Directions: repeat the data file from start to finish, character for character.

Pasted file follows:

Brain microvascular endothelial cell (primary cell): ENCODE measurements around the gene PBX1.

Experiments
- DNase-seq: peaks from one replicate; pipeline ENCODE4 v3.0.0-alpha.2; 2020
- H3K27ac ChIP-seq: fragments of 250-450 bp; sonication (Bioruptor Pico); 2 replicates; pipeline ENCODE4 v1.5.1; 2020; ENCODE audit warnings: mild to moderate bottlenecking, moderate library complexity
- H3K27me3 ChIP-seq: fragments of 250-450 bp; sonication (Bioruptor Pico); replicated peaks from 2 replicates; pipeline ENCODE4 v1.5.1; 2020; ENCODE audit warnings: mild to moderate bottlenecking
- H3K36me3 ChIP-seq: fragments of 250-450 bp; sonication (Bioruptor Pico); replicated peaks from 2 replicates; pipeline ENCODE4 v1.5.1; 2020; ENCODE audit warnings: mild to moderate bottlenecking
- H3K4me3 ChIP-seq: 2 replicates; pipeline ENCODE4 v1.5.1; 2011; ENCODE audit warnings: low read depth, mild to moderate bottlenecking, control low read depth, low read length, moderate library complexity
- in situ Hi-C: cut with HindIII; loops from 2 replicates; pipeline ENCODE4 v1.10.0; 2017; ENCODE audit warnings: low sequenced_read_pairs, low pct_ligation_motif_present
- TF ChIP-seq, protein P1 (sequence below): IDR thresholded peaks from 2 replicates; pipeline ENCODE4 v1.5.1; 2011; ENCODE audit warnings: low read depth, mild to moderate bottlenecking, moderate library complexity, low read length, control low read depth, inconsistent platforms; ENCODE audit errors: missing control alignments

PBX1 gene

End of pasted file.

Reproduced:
Brain microvascular endothelial cell (primary cell): ENCODE measurements around the gene PBX1.

Experiments
- DNase-seq: peaks from one replicate; pipeline ENCODE4 v3.0.0-alpha.2; 2020
- H3K27ac ChIP-seq: fragments of 250-450 bp; sonication (Bioruptor Pico); 2 replicates; pipeline ENCODE4 v1.5.1; 2020; ENCODE audit warnings: mild to moderate bottlenecking, moderate library complexity
- H3K27me3 ChIP-seq: fragments of 250-450 bp; sonication (Bioruptor Pico); replicated peaks from 2 replicates; pipeline ENCODE4 v1.5.1; 2020; ENCODE audit warnings: mild to moderate bottlenecking
- H3K36me3 ChIP-seq: fragments of 250-450 bp; sonication (Bioruptor Pico); replicated peaks from 2 replicates; pipeline ENCODE4 v1.5.1; 2020; ENCODE audit warnings: mild to moderate bottlenecking
- H3K4me3 ChIP-seq: 2 replicates; pipeline ENCODE4 v1.5.1; 2011; ENCODE audit warnings: low read depth, mild to moderate bottlenecking, control low read depth, low read length, moderate library complexity
- in situ Hi-C: cut with HindIII; loops from 2 replicates; pipeline ENCODE4 v1.10.0; 2017; ENCODE audit warnings: low sequenced_read_pairs, low pct_ligation_motif_present
- TF ChIP-seq, protein P1 (sequence below): IDR thresholded peaks from 2 replicates; pipeline ENCODE4 v1.5.1; 2011; ENCODE audit warnings: low read depth, mild to moderate bottlenecking, moderate library complexity, low read length, control low read depth, inconsistent platforms; ENCODE audit errors: missing control alignments

PBX1 gene